The storyline of Aadhe Adhoore revolved around Jassi (Sonali Nikam), the elder daughter-in-law of a family in Kapurthala, Punjab. Two months after Jassi got married, her husband Narender (Arpit Kapoor), the main earning member of the family, takes up a job in Sharjah. The money that Narender sent allows the family, comprising his wife, mother and brother, to live comfortably in a lovely two-storey house. When the show opened it has been five years since Narender has left, and the family has become a content and self-contained unit of one man and two women. Jassi, who devoted her days and nights to managing the house and caring for its inhabitants, had a secret that is revealed, most elegantly, in the very first episode. She was in a relationship with her brother-in-law, Virender (Rohit Bharadwaj).

No moral judgement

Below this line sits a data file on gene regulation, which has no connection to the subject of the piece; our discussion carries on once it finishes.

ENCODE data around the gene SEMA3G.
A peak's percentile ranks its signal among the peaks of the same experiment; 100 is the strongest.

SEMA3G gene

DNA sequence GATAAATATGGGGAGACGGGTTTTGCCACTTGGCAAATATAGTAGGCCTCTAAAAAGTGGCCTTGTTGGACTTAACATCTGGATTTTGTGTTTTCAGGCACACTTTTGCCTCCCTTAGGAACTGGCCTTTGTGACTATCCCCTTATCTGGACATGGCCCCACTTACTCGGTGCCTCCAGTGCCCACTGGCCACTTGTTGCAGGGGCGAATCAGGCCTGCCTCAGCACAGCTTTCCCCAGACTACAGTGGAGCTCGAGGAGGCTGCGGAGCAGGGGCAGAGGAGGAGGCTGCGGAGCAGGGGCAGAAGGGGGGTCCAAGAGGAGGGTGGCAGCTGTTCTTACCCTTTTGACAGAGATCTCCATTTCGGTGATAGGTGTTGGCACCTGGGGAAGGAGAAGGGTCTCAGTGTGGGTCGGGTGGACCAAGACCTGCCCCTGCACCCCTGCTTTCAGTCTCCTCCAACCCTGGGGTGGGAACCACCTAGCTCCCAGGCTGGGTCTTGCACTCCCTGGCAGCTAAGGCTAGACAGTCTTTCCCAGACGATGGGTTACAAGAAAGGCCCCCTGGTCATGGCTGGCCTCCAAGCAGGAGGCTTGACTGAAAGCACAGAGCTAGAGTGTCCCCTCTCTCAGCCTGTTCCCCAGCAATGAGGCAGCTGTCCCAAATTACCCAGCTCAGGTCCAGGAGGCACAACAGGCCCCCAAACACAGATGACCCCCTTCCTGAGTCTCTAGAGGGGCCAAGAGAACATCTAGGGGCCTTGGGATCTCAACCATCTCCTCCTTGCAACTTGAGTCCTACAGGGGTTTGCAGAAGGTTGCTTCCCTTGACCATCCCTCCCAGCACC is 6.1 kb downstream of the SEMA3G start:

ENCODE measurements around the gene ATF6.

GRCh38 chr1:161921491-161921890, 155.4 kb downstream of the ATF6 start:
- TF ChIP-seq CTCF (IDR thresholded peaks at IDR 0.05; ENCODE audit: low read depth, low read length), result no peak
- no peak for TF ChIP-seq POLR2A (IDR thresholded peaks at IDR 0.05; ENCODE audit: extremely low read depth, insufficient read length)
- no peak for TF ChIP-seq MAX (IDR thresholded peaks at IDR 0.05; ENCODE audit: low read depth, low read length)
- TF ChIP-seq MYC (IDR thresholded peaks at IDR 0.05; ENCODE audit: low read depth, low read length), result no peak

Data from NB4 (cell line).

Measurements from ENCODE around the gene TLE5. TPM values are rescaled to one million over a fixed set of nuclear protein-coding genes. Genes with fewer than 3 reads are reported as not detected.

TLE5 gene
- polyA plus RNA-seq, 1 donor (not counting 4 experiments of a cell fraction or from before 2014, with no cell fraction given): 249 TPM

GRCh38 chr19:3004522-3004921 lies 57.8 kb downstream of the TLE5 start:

What made the early episodes of the show distinct were primarily two striking features: the unapologetic depiction of this controversial relationship and a refusal to pass a moral judgement on it. The early episodes sought to locate its characters within a morally complex universe whose contours where shaped by a non-predictable matrix of feelings and emotions. Notwithstanding her relationship with Virender, Jassi genuinely loved her husband and missed him. Despite their sexual attraction for each other, Virender and Jassi also cared for each other in ways friends and siblings would.